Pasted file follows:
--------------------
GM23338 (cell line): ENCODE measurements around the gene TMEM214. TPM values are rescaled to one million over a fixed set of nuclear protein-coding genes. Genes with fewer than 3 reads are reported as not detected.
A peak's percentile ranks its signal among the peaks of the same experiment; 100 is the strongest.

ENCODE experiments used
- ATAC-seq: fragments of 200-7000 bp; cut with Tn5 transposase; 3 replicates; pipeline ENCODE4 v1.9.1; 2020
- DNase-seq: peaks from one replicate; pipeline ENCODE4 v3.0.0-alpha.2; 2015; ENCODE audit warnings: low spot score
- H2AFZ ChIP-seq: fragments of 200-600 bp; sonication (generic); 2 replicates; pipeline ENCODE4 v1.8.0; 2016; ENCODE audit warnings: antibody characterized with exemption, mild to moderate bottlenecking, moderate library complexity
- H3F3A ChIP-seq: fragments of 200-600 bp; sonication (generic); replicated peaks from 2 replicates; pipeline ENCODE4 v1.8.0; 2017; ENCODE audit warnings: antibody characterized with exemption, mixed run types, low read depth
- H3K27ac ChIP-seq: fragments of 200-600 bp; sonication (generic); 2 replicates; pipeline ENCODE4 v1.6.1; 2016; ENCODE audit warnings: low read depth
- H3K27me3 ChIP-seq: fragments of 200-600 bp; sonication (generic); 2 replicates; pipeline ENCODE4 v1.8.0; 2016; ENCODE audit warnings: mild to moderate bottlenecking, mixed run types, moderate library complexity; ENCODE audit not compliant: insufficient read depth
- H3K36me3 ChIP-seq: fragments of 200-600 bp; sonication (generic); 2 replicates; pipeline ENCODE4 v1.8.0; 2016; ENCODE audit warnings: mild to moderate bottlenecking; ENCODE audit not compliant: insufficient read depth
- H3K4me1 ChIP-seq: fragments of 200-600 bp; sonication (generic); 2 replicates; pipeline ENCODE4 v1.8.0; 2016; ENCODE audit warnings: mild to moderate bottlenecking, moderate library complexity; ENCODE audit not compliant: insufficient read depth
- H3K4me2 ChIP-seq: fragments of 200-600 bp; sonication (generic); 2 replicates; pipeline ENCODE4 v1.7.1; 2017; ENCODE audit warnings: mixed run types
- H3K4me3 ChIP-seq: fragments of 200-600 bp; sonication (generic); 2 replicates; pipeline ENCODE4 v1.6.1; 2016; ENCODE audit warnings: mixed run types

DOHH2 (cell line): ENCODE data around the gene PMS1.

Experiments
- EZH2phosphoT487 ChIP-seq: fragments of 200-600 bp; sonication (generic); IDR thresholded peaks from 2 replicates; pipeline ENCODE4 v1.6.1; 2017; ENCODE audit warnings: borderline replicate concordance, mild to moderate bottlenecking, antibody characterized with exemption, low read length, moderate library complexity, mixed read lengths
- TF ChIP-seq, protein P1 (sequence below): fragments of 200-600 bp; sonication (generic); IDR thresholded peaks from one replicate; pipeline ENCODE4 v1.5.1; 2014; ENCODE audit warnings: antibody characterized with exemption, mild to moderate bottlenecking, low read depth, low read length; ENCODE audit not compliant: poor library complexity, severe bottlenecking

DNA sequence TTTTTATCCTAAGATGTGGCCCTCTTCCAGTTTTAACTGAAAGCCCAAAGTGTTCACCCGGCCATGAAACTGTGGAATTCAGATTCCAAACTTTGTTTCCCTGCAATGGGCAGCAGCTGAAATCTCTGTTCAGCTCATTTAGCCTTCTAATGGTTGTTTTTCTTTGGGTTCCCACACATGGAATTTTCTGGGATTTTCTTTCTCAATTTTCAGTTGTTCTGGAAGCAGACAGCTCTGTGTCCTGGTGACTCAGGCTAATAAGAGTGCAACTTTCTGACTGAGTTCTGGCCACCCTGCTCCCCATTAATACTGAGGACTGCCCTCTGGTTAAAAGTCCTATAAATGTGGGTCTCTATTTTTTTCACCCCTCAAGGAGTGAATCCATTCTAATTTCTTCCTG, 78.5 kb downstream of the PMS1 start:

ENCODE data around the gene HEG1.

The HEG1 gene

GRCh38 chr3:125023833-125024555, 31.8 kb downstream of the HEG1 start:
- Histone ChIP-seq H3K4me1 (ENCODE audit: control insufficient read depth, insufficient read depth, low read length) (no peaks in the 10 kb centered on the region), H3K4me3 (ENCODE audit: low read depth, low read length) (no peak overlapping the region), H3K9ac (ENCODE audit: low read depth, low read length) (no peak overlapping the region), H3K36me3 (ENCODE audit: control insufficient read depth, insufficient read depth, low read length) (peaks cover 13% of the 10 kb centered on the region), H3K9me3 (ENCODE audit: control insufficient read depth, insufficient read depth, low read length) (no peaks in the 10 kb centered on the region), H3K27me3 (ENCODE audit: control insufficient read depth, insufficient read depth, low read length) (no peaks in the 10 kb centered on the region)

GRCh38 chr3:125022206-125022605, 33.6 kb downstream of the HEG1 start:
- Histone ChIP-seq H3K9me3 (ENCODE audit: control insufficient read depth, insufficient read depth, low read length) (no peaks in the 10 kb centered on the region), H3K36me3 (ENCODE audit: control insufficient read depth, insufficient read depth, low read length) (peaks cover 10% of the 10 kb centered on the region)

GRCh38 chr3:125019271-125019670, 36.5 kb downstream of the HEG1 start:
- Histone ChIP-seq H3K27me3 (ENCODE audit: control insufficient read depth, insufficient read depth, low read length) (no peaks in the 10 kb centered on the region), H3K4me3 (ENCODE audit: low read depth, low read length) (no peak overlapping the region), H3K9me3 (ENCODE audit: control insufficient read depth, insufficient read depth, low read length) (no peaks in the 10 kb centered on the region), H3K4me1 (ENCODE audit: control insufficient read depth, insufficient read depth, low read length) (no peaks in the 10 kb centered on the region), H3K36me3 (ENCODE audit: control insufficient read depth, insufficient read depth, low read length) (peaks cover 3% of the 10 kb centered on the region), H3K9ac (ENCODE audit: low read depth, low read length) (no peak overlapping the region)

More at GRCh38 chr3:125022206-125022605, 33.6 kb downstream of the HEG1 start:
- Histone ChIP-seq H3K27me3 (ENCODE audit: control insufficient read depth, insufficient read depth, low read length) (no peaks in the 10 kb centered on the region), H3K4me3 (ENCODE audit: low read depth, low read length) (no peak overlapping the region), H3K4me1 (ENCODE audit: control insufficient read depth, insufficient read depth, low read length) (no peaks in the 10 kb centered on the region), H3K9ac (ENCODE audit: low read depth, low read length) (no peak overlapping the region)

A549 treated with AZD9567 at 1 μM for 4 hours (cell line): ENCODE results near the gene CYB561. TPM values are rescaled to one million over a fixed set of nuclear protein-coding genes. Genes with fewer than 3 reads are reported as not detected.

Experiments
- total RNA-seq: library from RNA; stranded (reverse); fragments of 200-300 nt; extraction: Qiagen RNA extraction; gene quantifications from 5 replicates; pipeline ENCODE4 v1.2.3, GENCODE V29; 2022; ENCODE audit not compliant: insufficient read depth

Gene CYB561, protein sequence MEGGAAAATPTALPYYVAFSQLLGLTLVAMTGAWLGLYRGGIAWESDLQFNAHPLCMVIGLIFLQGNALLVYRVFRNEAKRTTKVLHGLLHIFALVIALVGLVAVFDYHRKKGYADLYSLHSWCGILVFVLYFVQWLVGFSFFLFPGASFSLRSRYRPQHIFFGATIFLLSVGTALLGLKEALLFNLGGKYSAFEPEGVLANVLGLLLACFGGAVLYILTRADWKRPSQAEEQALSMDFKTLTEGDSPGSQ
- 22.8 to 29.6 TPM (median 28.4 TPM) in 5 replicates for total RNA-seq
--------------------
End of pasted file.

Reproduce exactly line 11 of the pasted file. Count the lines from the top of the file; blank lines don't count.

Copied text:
- H3K4me1 ChIP-seq: fragments of 200-600 bp; sonication (generic); 2 replicates; pipeline ENCODE4 v1.8.0; 2016; ENCODE audit warnings: mild to moderate bottlenecking, moderate library complexity; ENCODE audit not compliant: insufficient read depth